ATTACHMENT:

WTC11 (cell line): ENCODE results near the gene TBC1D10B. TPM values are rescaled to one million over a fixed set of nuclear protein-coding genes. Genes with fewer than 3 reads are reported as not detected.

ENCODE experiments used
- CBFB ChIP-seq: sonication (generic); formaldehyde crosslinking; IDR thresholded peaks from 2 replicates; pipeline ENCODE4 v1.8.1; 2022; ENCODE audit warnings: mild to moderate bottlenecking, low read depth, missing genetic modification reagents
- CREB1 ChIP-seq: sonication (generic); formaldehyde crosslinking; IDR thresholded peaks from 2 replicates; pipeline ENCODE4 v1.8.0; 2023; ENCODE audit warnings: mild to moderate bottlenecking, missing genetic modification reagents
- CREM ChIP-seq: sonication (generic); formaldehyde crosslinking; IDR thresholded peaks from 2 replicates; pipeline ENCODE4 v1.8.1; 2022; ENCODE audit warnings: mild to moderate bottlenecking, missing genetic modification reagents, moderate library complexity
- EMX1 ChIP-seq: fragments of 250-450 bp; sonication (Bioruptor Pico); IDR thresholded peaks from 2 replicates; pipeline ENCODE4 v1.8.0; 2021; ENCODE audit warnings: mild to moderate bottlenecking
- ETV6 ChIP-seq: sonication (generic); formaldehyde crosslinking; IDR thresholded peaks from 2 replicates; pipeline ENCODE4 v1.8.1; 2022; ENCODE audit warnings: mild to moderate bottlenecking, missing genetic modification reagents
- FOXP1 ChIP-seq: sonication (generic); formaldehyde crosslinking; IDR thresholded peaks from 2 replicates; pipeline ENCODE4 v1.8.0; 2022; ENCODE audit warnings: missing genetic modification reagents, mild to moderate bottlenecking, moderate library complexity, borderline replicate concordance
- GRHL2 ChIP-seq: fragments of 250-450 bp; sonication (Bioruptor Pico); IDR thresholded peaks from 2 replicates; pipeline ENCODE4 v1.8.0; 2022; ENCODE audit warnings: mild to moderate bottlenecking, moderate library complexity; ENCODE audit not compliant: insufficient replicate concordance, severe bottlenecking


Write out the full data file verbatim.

WTC11 (cell line): ENCODE results near the gene TBC1D10B. TPM values are rescaled to one million over a fixed set of nuclear protein-coding genes. Genes with fewer than 3 reads are reported as not detected.

ENCODE experiments used
- CBFB ChIP-seq: sonication (generic); formaldehyde crosslinking; IDR thresholded peaks from 2 replicates; pipeline ENCODE4 v1.8.1; 2022; ENCODE audit warnings: mild to moderate bottlenecking, low read depth, missing genetic modification reagents
- CREB1 ChIP-seq: sonication (generic); formaldehyde crosslinking; IDR thresholded peaks from 2 replicates; pipeline ENCODE4 v1.8.0; 2023; ENCODE audit warnings: mild to moderate bottlenecking, missing genetic modification reagents
- CREM ChIP-seq: sonication (generic); formaldehyde crosslinking; IDR thresholded peaks from 2 replicates; pipeline ENCODE4 v1.8.1; 2022; ENCODE audit warnings: mild to moderate bottlenecking, missing genetic modification reagents, moderate library complexity
- EMX1 ChIP-seq: fragments of 250-450 bp; sonication (Bioruptor Pico); IDR thresholded peaks from 2 replicates; pipeline ENCODE4 v1.8.0; 2021; ENCODE audit warnings: mild to moderate bottlenecking
- ETV6 ChIP-seq: sonication (generic); formaldehyde crosslinking; IDR thresholded peaks from 2 replicates; pipeline ENCODE4 v1.8.1; 2022; ENCODE audit warnings: mild to moderate bottlenecking, missing genetic modification reagents
- FOXP1 ChIP-seq: sonication (generic); formaldehyde crosslinking; IDR thresholded peaks from 2 replicates; pipeline ENCODE4 v1.8.0; 2022; ENCODE audit warnings: missing genetic modification reagents, mild to moderate bottlenecking, moderate library complexity, borderline replicate concordance
- GRHL2 ChIP-seq: fragments of 250-450 bp; sonication (Bioruptor Pico); IDR thresholded peaks from 2 replicates; pipeline ENCODE4 v1.8.0; 2022; ENCODE audit warnings: mild to moderate bottlenecking, moderate library complexity; ENCODE audit not compliant: insufficient replicate concordance, severe bottlenecking